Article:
2009 A YEAR IN REVIEW — VIRGINIA NON-COMPETE LAW
New Years is a great time to evaluate the past year and consider how it will impact us in the future.
So let us begin this examination / evaluation, by looking at legal trends in the Commonwealth.
Did Courts get tougher on non-compete cases?
Were there more non-compete cases stuck in litigation?
Sadly, I have no way of answering those two questions directly, but my gut (and experience) tells me that the answer to both questions is YES.
More people are litigating non-compete cases, and Courts are continuing to throw those out that are too over broad.
I have seen even small companies waste time and money on non-compete litigation, trying to make an example out of one ex-employee. Of course, with more people losing their jobs, there were more people looking for work who had these restrictive covenants.
Although there were a few employee victories, non-competes are still very much alive in Virginia. So did the law change at all regarding non-competes in Virginia in 2009? Not really – although there were a few fun cases worth noting:
Eastern District of VA (Federal Court) – Deltek v. Iuvo. Deltek, a large Northern Va. company, sued a group of ex-employees who went out on their own. They alleged all sorts of terrible things had been done by the employees – trademark infringement, breach of contract, trade secret violation etc. In November, the court found the employee agreements were overly broad and therefore unenforceable. Although the case is still going, the wind has been taken out of the company’s case – which of course is great news for the employees.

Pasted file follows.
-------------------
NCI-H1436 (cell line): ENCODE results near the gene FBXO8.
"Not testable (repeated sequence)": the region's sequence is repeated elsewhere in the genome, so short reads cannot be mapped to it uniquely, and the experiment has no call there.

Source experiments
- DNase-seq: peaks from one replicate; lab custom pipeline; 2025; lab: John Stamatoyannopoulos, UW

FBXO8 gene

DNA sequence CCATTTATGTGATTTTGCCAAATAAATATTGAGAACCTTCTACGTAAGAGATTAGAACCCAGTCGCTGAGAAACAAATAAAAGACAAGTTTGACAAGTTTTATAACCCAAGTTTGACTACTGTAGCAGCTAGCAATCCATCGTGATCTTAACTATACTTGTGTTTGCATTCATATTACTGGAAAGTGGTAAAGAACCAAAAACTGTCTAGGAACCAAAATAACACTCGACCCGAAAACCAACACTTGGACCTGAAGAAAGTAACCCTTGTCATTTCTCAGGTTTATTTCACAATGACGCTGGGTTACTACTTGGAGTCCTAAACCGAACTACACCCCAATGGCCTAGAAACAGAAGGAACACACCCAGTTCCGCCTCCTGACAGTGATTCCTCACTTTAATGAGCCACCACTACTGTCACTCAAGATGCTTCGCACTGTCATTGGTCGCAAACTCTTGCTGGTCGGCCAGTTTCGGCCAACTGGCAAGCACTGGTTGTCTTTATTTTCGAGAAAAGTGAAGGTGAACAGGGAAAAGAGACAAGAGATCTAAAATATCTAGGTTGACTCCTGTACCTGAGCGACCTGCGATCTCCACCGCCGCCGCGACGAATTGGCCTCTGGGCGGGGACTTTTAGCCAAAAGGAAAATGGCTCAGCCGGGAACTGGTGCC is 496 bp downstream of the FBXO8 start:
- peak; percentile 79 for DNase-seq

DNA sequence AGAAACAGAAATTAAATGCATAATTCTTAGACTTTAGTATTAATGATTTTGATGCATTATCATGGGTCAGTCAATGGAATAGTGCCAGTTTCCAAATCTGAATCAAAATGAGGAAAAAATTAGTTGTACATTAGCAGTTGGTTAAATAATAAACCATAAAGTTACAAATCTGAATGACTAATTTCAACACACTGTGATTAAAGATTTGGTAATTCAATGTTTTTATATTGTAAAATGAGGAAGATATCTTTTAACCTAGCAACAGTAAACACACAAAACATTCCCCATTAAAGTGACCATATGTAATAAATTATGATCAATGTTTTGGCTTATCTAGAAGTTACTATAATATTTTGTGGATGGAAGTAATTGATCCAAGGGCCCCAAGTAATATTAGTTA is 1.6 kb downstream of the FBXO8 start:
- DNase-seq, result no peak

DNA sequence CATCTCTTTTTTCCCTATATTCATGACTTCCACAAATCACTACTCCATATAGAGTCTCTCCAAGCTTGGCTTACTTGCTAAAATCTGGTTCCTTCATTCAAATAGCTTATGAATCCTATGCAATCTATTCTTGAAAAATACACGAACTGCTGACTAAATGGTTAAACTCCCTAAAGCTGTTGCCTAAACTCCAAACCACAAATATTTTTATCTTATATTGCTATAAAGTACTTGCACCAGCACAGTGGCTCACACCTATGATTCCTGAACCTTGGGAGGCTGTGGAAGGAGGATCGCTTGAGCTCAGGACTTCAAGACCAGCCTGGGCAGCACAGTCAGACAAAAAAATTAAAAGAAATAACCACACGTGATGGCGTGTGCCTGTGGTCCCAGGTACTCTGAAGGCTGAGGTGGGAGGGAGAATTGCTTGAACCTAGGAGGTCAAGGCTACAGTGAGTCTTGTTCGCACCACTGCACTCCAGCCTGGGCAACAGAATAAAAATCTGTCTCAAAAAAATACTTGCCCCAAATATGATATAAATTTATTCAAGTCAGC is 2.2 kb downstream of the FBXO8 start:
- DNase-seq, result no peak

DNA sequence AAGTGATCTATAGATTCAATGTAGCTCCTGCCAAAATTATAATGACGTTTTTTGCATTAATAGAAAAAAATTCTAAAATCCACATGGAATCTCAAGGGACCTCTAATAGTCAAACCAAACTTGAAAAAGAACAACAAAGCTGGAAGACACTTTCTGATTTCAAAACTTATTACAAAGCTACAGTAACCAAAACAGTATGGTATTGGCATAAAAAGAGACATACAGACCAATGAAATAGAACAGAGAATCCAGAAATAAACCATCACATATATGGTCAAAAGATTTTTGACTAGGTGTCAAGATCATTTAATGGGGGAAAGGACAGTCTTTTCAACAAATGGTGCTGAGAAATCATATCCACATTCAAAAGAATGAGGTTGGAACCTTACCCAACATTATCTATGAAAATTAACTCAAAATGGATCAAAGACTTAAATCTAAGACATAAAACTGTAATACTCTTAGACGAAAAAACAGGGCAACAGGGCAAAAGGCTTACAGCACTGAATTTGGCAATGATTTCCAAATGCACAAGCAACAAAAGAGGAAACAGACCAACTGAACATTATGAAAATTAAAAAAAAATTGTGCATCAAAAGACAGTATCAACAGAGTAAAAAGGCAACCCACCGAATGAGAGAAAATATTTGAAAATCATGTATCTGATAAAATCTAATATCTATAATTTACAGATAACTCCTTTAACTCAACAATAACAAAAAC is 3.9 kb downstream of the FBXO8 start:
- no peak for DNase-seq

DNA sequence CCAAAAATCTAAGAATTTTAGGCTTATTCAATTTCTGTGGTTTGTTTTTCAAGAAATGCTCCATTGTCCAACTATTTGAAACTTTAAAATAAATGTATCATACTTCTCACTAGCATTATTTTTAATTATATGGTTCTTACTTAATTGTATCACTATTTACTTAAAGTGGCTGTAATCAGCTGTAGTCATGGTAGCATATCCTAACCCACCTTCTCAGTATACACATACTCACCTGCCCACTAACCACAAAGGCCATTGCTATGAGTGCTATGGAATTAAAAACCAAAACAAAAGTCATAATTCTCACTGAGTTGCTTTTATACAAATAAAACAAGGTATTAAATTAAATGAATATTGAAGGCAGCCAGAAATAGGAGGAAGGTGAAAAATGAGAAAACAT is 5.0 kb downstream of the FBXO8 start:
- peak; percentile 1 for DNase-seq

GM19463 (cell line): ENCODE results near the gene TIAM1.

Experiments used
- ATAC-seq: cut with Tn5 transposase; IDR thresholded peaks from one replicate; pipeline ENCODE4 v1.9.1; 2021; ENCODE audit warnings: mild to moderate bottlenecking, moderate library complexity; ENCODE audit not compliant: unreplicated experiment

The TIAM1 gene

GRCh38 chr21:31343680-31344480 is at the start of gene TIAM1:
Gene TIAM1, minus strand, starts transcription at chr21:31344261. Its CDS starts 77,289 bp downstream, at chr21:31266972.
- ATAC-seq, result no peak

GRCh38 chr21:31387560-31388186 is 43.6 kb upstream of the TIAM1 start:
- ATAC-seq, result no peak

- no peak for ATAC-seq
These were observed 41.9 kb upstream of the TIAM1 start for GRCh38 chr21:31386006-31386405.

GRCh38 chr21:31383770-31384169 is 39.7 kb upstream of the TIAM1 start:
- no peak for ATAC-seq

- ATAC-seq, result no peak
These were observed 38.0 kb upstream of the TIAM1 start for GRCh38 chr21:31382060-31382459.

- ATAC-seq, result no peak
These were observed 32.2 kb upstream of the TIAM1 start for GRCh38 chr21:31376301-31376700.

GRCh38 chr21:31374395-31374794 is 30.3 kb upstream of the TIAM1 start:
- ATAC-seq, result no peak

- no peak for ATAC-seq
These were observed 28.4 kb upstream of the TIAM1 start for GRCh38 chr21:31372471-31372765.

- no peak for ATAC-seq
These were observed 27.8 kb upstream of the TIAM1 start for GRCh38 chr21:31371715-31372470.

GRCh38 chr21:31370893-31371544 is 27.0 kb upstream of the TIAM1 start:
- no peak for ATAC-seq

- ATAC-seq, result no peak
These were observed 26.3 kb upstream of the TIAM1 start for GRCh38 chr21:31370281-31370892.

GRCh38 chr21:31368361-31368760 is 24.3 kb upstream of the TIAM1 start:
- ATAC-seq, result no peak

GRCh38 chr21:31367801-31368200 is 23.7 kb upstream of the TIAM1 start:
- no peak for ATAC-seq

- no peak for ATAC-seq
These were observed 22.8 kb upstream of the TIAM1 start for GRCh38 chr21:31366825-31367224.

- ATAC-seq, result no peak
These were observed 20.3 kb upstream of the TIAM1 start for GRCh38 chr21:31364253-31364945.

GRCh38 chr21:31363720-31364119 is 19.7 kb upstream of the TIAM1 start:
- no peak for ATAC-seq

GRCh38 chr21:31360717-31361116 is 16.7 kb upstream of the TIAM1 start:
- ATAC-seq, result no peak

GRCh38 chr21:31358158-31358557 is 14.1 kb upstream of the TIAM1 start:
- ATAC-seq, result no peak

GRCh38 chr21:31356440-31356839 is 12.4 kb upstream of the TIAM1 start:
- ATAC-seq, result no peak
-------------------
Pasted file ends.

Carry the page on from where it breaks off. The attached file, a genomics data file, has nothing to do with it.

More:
Why the case mattered? News flash – even big companies write bad agreements (or shall I say, their lawyers do).
Fairfax Circuit Court – Lasership Inc. v. Watson, Circuit court held a non-compete was over broad as it prohibited the employee from performing work that she may not have done for her original employer.
Why the case mattered? Its not simply the time and geographic scope that makes agreements unreasonable, the actual prohibited actions are most often where courts spend their time and analysis.
Eastern District of VA (Federal Court) reminded us in State Analysis, Inc. v. Am. Fin. Servs. Assoc. that you only have 5 years under Va. law to sue someone for written breach of contract over a non-compete.
So, not much has changed on the legal landscape. We still encourage Virginians to know their rights and restrictions before they get sued – but are happy to help them in 2010 should non-compete quarrel lead to the Court house steps.